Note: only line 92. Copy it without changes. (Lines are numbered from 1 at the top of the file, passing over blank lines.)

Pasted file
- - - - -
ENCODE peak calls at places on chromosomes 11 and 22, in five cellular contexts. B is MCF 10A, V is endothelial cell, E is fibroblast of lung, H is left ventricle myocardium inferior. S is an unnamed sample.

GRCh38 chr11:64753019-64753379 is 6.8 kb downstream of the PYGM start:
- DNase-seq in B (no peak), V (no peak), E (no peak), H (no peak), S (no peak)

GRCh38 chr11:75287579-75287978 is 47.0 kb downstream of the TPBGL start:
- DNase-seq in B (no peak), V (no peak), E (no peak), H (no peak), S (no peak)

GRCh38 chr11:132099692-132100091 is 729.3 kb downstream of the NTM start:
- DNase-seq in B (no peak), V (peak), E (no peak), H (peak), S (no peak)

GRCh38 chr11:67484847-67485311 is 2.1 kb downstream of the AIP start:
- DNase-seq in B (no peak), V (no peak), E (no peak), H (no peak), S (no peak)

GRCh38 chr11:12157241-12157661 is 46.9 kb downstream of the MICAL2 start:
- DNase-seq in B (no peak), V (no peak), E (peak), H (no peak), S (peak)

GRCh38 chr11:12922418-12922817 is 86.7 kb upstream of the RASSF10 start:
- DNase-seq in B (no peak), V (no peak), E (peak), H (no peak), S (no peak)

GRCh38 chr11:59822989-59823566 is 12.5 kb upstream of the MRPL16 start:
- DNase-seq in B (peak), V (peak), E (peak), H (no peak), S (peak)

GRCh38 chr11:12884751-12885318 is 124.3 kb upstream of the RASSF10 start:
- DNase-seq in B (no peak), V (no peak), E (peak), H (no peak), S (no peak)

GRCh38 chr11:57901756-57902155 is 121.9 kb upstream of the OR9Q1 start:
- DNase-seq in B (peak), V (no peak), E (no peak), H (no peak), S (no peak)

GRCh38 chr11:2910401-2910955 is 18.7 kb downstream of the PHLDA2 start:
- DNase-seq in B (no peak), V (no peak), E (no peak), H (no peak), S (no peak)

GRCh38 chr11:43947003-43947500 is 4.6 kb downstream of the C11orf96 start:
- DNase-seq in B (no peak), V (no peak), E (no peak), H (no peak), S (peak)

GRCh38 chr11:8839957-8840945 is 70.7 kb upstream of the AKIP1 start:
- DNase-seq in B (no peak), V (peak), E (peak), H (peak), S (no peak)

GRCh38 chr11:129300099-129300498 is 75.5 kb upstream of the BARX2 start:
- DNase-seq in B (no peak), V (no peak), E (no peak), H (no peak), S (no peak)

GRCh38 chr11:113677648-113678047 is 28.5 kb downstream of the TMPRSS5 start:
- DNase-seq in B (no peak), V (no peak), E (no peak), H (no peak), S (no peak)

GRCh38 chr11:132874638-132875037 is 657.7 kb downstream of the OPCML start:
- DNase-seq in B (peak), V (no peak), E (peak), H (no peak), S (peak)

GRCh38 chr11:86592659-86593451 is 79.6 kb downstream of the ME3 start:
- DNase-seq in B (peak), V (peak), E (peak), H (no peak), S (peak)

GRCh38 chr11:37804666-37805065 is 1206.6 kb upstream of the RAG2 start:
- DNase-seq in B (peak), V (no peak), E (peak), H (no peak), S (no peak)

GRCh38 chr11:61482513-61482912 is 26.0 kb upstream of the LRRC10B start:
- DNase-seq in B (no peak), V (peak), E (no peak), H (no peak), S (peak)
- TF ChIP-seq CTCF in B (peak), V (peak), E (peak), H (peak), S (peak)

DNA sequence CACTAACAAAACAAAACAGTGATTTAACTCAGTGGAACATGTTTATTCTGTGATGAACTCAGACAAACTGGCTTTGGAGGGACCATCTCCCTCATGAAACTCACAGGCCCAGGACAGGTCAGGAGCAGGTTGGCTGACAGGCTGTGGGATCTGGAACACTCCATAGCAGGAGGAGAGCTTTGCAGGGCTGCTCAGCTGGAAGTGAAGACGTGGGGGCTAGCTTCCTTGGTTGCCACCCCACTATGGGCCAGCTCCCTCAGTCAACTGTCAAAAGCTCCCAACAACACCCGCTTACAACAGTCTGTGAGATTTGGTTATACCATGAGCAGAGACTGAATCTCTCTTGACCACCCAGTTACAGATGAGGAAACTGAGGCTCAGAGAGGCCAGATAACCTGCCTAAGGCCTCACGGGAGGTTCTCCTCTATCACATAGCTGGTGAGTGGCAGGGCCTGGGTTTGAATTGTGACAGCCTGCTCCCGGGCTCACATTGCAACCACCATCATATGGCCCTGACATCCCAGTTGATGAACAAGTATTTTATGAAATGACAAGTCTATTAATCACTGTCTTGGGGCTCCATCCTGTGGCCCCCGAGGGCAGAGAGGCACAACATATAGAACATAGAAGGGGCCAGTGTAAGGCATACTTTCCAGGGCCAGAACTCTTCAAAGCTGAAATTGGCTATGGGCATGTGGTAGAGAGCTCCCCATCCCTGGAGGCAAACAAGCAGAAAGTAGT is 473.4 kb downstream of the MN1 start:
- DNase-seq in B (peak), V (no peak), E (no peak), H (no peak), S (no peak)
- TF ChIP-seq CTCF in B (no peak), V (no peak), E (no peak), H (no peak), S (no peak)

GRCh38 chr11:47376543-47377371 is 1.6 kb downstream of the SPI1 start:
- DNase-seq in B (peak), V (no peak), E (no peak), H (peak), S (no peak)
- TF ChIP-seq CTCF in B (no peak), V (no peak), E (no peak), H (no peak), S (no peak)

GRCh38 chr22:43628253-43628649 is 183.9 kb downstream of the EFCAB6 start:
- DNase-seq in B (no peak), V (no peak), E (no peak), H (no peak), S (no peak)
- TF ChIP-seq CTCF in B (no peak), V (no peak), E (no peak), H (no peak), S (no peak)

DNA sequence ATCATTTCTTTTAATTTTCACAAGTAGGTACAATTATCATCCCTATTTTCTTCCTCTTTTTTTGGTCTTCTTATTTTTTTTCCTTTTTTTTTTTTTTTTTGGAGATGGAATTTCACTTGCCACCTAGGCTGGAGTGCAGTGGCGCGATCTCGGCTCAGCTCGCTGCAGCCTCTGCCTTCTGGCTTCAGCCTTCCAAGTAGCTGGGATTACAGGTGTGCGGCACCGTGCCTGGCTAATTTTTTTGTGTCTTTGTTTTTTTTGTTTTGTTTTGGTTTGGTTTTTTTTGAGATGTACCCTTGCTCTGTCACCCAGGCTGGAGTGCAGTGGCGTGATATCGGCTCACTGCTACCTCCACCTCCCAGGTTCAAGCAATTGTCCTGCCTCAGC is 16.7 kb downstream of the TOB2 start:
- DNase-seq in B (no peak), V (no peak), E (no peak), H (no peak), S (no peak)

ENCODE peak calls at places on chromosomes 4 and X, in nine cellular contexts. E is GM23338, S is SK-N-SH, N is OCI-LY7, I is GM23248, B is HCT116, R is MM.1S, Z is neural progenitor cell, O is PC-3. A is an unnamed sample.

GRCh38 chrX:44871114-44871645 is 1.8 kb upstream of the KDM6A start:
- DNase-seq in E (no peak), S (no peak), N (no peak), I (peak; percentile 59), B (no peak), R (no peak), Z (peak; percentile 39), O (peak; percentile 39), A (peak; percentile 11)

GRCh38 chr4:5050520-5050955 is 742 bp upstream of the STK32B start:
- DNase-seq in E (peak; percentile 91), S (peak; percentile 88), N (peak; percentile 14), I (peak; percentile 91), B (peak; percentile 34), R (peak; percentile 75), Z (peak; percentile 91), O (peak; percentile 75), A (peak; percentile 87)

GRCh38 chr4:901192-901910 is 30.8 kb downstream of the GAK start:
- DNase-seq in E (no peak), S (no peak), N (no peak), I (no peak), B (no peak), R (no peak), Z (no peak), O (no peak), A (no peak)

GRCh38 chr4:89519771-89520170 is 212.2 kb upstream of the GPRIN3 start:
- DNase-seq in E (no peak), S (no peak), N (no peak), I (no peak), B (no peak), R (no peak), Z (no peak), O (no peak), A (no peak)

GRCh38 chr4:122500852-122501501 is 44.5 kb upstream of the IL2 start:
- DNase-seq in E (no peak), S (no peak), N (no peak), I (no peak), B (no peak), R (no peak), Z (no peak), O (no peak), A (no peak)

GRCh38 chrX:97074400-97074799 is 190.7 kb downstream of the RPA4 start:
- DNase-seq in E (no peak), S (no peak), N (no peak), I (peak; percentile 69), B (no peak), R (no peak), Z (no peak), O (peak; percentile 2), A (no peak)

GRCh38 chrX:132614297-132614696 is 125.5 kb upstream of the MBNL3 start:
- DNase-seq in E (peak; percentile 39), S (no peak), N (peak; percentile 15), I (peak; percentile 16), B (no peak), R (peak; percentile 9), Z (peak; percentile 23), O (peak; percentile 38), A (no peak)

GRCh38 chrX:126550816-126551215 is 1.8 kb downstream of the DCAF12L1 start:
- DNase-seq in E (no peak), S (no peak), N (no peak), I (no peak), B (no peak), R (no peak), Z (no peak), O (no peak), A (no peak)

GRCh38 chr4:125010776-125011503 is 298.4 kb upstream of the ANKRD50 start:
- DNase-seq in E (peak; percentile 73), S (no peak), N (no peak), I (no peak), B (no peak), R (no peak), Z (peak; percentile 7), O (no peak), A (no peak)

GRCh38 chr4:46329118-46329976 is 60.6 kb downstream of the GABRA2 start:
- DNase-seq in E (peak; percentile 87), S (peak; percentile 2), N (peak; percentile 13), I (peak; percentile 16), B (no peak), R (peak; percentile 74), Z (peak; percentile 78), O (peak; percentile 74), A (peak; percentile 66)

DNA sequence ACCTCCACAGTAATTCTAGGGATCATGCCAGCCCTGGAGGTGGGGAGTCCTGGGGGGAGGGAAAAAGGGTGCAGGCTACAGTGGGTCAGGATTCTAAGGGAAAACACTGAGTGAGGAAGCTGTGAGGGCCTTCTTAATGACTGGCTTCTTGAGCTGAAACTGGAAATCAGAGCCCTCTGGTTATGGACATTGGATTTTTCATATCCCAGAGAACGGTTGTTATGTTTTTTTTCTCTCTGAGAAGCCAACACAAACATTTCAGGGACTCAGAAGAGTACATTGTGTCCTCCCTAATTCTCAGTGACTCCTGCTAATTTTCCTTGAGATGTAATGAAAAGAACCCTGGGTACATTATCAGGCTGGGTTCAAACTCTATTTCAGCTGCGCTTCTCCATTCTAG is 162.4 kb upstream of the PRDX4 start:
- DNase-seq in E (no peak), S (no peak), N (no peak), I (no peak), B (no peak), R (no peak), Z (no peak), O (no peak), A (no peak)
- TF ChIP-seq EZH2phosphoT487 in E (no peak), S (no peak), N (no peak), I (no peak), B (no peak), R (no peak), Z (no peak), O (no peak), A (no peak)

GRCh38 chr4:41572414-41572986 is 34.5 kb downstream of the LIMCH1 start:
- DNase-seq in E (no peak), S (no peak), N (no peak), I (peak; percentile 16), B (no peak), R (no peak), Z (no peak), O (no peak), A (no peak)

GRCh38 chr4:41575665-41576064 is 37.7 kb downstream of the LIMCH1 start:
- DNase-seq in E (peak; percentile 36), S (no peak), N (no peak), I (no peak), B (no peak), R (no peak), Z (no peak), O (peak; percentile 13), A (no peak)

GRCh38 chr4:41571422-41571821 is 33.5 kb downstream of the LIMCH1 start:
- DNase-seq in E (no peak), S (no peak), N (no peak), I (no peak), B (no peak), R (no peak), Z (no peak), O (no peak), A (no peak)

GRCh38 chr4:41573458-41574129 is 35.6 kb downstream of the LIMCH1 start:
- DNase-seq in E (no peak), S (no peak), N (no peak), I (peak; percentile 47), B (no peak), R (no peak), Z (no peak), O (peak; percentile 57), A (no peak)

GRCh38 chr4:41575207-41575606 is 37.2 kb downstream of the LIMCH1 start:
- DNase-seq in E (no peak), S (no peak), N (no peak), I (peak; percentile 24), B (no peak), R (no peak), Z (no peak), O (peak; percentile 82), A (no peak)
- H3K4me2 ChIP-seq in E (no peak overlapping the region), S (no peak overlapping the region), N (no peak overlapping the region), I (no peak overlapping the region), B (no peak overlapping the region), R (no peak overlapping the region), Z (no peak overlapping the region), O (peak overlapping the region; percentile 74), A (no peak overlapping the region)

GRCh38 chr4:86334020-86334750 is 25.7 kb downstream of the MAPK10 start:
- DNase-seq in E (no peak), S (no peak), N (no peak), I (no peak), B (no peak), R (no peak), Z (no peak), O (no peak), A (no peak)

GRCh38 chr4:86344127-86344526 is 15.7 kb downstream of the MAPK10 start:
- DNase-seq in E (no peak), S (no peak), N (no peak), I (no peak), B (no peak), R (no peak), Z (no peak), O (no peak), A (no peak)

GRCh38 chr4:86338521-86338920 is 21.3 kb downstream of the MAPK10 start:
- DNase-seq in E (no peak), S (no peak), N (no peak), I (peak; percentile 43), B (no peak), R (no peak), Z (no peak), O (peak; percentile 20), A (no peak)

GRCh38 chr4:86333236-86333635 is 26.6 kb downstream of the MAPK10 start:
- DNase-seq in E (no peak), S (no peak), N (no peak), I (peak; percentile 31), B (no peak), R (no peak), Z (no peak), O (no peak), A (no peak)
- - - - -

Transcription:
- DNase-seq in E (no peak), S (no peak), N (no peak), I (peak; percentile 31), B (no peak), R (no peak), Z (no peak), O (no peak), A (no peak)